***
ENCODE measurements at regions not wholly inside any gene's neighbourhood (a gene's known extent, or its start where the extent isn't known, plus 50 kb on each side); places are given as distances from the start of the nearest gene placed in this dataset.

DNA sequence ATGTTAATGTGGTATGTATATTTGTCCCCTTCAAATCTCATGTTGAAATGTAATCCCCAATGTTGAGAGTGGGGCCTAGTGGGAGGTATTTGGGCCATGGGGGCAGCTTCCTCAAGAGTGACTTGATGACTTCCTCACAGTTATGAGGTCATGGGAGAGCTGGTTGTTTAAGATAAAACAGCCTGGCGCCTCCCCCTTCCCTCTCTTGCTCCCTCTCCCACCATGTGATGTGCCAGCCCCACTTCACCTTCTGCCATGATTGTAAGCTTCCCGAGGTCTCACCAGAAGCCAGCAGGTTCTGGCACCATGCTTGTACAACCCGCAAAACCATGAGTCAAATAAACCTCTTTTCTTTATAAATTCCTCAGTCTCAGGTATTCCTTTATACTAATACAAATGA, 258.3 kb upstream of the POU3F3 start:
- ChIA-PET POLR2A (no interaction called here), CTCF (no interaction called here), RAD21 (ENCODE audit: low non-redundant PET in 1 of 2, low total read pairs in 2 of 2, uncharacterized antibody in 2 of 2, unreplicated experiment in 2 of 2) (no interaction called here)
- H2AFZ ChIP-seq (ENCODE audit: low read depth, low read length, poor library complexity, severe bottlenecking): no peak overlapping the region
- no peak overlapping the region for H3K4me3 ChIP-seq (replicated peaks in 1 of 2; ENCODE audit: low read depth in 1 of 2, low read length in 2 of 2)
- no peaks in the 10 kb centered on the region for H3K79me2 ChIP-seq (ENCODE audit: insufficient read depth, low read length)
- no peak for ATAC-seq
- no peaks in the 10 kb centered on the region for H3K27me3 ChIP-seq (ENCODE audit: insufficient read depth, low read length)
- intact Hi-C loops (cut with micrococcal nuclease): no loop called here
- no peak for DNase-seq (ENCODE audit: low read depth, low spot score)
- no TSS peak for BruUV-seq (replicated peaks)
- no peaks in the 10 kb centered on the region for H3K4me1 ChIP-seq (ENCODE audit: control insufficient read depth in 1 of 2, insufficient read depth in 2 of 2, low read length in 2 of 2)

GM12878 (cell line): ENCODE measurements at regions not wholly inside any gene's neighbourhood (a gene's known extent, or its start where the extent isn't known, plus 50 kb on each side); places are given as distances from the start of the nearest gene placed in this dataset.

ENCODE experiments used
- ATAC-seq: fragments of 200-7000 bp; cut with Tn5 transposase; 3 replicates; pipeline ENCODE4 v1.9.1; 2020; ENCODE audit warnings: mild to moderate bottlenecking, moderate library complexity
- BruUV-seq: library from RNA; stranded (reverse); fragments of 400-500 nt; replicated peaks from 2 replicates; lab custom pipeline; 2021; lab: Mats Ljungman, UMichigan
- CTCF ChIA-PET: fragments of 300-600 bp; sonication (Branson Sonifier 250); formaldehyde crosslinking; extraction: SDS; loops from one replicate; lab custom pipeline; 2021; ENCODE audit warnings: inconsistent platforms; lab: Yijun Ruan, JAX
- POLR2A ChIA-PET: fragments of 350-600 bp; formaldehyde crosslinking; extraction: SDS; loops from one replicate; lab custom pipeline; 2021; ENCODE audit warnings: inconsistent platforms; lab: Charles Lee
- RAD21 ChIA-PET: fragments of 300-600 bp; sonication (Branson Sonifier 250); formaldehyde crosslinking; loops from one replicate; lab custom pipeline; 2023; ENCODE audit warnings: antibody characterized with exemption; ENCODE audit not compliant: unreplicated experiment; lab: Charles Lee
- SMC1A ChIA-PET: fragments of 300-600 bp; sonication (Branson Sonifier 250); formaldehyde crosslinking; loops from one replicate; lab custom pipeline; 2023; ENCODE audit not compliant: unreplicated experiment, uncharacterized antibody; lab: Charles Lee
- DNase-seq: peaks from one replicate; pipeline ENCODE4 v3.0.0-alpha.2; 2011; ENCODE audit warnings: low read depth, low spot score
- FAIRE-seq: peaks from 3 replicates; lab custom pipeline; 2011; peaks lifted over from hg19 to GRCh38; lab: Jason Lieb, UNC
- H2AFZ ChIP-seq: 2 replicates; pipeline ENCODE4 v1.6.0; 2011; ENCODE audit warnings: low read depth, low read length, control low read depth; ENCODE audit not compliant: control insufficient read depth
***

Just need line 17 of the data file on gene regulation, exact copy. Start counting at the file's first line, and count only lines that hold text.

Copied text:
- CTCF ChIA-PET: fragments of 300-600 bp; sonication (Branson Sonifier 250); formaldehyde crosslinking; extraction: SDS; loops from one replicate; lab custom pipeline; 2021; ENCODE audit warnings: inconsistent platforms; lab: Yijun Ruan, JAX